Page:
#WakeUpWednesday: The Role of White People in Black Killings

Wednesday, May 20, 2020

Hello and welcome to #WakeUpWednesday, a segment where I scream into the blackhole of social media about things we should know. Last week on IG we discussed the role of white people in the recent, highly publicized, black murders. You can view the whole conversation in my highlights.


Actual things I have heard people say:
"I'm white, it's not my place to [step up, speak out, march, fight] about Breonna Taylor or Ahmaud Arbery."
The response:

1. The recent murders of Ahmaud Arbery and Breonna Taylor have reminded us of a very, very big American problem. If either of them were white they would be alive. And if either of them where white and murdered in circumstances like this, there would have been charges immediately. Ahmaud's murderers were charged after significant public pressure MONTHS later, Breonna's murderers TBD- it's been a month. This is a really familiar story and it just keeps happening. The pattern here is racism (systemic, institutionalized, blatant, etc), and the racism that causes/allows this is a white problem. Look, I know none of us directly caused this, but these constructs are created by, enabled by, maintained by white people and white systems. The only people who can stop them are...white people.

2. Processing these murders and living with the trauma is enough. White people need to bear some of this load. The whole article is important but a few stats:
When experiencing microaggressions, the target loses vital mental resources trying figure out the intention of one committing the act. These events may happen frequently, making it difficult to mentally manage the sheer volume of racial stressors. The unpredictable and anxiety-provoking nature of the events, which may be dismissed by others, can lead to victims feeling as if they are “going crazy.” Chronic fear of these experiences may lead to constant vigilance or even paranoia, which over time may result in traumatization or contribute to PTSD when a more stressful event occurs later.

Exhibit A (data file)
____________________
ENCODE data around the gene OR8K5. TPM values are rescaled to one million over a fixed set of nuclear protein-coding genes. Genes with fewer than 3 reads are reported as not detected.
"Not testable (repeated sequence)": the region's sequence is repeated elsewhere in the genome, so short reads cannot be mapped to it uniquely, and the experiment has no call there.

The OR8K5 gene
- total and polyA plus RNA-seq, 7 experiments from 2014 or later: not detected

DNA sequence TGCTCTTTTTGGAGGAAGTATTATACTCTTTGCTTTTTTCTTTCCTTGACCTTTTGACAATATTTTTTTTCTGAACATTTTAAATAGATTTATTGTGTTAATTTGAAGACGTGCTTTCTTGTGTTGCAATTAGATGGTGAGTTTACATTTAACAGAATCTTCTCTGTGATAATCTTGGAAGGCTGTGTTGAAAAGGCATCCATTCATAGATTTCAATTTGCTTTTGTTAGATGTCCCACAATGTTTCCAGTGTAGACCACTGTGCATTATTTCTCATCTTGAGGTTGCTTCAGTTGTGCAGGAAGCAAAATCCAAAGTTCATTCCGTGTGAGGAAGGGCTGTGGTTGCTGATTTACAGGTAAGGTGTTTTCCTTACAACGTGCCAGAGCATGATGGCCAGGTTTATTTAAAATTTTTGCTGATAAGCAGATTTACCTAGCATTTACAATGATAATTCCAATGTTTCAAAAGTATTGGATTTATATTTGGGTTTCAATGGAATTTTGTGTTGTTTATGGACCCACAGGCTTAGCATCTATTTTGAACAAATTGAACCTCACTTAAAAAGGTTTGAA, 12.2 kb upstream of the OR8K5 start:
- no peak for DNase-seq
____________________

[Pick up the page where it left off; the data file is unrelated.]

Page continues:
Almost one in ten Black people becomes traumatized, and these rates may actually be higher since diagnosticians are usually not considering the role of racism in causing trauma.  

3. The New York Times did a study and found that black teenagers experience an average of five instances a day of racial discrimination - that is 70 over the course of two weeks. That's...unacceptable. Speak up, for the kids.

 "It's hard for me to talk about racism, I'm afraid I'll say the wrong thing!"
The response:

Yes. These conversations are not easy and are uncomfortable because the system is built that way. This interview with the author of White Fragility breaks down what makes it so hard for us to talk about this, and how white people can be more aware and better at having conversations about race.

 "How do I learn more to get better at these conversations?" 
The response:

Here's a #crowdsourced reading list:

Here are some great Instagram accounts to follow: 

And a quick guide

We had a whole interesting conversation on IG (you can view it in my #WakeUp highlight), and this comment got the most reactions, definitely worth thinking about:

Alright, that's a wrap. Thanks for reading through - please share any resources and thoughts!

Post a Comment

Love to hear your thoughts and opinions, let's chat!